Red Cross Story Opportunity for Positive Change

The recent report from Pro Publica and NPR about the American Red Cross activities in Haiti is disappointing and disturbing.
We hope Red Cross officials will respond quickly and provide a complete picture of what happened and why.
For those of us working in disaster philanthropy, the news coverage underscores several critical issues –including gaps and flaws in our current system — that deserve consideration and national attention. If properly addressed, we could see more effective disaster response in the future:
First, our country needs a structure for responding to the humanitarian needs caused by natural disasters that is both well-funded and well-organized.  The current system of relying on voluntary contributions in support of multiple voluntary organizations does not adequately address the needs of either the survivors or the organizations providing support.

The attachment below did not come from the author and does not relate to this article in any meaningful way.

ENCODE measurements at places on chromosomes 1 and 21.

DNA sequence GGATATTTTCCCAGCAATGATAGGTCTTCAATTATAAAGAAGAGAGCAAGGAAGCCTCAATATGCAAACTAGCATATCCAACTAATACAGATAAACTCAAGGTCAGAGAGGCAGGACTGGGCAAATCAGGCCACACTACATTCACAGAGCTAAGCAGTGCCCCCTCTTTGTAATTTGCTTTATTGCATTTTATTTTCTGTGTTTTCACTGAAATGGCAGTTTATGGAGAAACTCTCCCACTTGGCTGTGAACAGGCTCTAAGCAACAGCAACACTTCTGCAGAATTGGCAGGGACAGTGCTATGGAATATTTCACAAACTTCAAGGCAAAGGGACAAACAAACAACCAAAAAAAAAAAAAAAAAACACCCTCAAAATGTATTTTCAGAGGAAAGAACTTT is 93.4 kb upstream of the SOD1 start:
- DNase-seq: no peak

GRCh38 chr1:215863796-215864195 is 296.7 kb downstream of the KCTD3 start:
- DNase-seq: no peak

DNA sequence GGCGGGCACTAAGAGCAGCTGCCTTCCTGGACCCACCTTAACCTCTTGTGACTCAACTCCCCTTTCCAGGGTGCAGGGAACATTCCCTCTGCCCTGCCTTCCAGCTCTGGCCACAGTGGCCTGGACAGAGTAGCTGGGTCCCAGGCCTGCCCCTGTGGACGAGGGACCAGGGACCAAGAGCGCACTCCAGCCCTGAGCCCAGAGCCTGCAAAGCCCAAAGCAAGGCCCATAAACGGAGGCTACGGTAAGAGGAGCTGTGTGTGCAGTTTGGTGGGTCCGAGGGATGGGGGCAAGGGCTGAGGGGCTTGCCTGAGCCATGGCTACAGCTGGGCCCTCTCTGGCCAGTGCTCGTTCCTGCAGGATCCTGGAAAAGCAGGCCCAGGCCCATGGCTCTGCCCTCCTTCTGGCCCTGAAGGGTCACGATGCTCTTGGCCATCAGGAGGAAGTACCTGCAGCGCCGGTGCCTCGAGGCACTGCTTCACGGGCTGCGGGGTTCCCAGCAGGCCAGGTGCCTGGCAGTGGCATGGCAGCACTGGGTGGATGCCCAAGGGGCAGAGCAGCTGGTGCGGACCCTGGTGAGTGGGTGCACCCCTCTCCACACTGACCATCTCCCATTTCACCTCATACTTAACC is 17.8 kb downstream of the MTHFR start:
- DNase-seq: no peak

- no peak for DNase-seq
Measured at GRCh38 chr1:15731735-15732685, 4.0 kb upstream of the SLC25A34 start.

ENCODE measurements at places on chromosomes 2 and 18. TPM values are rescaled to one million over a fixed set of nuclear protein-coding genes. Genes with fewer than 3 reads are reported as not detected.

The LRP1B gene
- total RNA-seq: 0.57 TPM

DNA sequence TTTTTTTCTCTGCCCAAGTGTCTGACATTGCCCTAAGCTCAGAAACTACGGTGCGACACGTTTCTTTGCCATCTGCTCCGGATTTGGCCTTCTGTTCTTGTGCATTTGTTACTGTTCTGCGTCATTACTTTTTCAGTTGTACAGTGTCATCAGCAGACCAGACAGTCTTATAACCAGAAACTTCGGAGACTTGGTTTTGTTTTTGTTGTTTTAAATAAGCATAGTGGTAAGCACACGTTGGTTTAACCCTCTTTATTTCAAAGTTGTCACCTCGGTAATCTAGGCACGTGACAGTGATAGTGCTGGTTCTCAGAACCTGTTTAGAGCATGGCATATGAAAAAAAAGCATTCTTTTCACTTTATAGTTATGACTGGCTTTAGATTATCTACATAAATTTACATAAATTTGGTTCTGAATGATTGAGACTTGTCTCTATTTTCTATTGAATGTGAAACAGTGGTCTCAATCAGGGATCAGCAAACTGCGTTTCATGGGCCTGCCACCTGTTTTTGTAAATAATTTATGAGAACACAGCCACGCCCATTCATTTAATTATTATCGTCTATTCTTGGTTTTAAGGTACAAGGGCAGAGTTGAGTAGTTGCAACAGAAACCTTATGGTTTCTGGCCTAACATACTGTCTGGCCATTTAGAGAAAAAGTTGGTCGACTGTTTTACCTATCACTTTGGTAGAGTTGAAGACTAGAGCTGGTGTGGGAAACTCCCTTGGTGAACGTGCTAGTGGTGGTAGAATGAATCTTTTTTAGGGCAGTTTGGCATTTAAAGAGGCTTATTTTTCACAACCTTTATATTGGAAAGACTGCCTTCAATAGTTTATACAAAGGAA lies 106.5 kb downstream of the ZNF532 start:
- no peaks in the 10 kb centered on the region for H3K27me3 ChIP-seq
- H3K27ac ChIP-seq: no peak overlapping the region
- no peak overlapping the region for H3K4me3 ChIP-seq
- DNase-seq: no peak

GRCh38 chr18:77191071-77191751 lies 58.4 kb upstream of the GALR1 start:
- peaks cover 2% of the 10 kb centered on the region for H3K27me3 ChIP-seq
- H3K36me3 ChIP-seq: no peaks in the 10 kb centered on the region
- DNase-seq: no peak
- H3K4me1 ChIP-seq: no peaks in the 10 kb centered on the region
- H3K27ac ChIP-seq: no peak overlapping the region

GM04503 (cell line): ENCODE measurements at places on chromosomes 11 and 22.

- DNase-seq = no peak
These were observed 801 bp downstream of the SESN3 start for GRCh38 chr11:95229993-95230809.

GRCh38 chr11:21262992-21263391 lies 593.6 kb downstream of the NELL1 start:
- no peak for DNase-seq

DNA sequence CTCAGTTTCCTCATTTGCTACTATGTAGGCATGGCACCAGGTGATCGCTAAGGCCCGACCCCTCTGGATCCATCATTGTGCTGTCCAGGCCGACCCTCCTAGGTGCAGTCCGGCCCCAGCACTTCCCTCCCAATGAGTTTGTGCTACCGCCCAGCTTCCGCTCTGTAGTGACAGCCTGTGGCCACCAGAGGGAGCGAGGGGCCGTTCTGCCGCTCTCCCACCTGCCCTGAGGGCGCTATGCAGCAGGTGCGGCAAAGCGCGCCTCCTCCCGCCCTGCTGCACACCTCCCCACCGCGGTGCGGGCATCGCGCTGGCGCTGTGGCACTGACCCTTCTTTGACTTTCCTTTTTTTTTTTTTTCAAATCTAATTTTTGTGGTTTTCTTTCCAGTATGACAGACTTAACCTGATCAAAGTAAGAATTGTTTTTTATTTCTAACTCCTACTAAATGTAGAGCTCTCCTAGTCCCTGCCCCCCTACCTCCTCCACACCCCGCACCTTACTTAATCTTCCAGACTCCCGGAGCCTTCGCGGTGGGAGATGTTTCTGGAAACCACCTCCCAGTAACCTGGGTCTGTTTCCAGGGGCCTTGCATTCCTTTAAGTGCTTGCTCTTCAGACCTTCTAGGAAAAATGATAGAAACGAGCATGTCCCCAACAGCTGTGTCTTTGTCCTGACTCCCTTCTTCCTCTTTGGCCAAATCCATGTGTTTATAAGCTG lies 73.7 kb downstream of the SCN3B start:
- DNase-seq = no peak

Second, the public needs to better understand the arc of disasters and why often the rush to respond immediately creates future problems. On one hand, the immediate outpouring of donations in the days after disaster often puts the Red Cross and other service organizations in the awkward position of receiving too much money for some activities and not enough for others. Also the outsized nature of immediate response makes it harder to raise needed funds later on for recovery and rebuilding efforts that can take years. We suggest that consideration be given to finding national solutions that result in better coordination and balance in disaster giving and that reflect the full cycle of disasters.
Third, we urge the American Red Cross to find the silver lining in this article and use it as an opportunity to reassess its strategies and priorities.  Its world-class brand has long been known for its work in immediate relief following disasters, and during this time of reflection it can use that asset as a touchstone for its examination of its future.

Robert G. Ottenhoff

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